Preliminary analysis suggests that very few studies are conducted to explore the effectiveness of interventions to decrease antibiotics prescribing and to promote the antibiotics prescribing behaviours from the perspective of primary health providers. This also necessities to have a thorough analysis of the issue. In this context the current systematic review is planned. The objective of the review is to conduct a systematic review of literature to evaluate the effects of the primary health care providers’ prescription behavior interventions in improving the rational use of antibiotics.

Methods

The review protocol of this study, with the search strategy included, was registered at the PROSPERO international prospective register of systematic reviews (CRD:42019146631).

Search strategy

We searched the following databases from January 1st, 1998 to December 1st, 2018: The databases include Ovid Medline, Web of Science, PubMed and Cochrane Library were searched for relevant studies published in English, and the databases of China National Knowledge Infrastructure (CNKI) and WANFANG database were searched for Chinese language studies. The Chinese databases were searched using the following terms (in Chinese): ‘prescription’, ‘community’, ‘primary health’, ‘outpatient’, ‘rural doctors’, ‘village doctors’ ‘intervention’, ‘antimicrobial’, ‘antibacterial’ and ‘antibiotics’. The search strategies used to search at Ovid Medline, Web of Science, PubMed and Cochrane Library can be seen in the Supplemental documents. Identification of relevant studies was carried out by one researcher and checked by two other researchers. Additional studies were identified by cross-referencing. The experts were also consulted for additional literature. The flow chart of the searching was referred to the PRISMA protocol.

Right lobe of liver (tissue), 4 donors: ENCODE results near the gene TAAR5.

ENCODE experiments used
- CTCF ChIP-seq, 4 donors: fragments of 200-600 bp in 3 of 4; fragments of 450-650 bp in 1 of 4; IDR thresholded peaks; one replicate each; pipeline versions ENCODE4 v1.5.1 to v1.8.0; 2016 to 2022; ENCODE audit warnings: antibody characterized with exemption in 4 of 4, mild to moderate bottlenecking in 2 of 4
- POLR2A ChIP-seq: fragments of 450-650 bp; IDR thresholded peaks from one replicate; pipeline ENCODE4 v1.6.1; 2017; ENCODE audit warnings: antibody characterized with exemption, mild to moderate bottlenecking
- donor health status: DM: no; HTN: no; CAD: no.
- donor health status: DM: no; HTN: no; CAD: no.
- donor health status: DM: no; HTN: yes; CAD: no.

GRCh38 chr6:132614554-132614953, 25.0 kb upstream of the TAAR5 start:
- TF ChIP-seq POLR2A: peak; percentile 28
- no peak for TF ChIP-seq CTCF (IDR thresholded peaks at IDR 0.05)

Inclusion and exclusion criteria

We included studies according to PICOS (population, intervention, comparison, outcome and study design) characteristic. Population: the participants refer to the physicians at outpatient clinics, general practitioners, rural doctors; the patients included were not specified (e.g. respiratory tract infections or urinary tract infections). Intervention: the studies regarding promoting the antibiotics rational use and the interventions targeted towards primary health care providers. We referred EPOC (Cochrane Effective Practice and Organisation of Care) taxonomy (EPOC 2015) [11] to include interventions of educational, audit and feedback, reminders and health policies changes. Outcomes: the primary outcome were the changes in antibiotics prescribing behaviors of providers, including the changes in antibiotics prescribing rates, the odds ratio of antibiotics prescribing, the percentage of prescriptions of specific antibiotics or prescribing appropriateness. Study design: the design of the studies had to be RCTs (randomized controlled trials), ITS (interrupted times series) or controlled before-and-after studies.

Articles were excluded if they focused on microbiology; were non-research articles such as reviews, meeting reports, policy briefs; or did not focus on outpatient antibiotics prescriptions. Titles and abstracts were independently screened for eligibility by two authors. In order to maintain agreement, the two researchers evaluated the quality of studies by reading the full-text articles.

Data extraction and analysis

We used the data extracted forms from the Cochrane Handbook for Systematic Reviews [12]. The following information was extracted from each included article: first author and year of publication, study design, setting, country, participants, intervention details, target illness, duration and outcomes measures. Narrative synthesis was used due to the great heterogeneity among the included studies.

Quality assessment

We assessed the risk of bias based on the Cochrane Collaboration criteria (Higgins 2011) [12]. We used eight standard criteria for RCTs: random sequence generation, allocation concealment, blinding of participants, blinding of outcome assessment, incomplete outcome data, selective reporting and no risk of bias from other sources. We used two additional criteria that the EPOC (Cochrane Effective Practice and Organization of Care) Group specifies (EPOC 2009): baseline characteristic similarity, as well as “adequate protection against contamination”.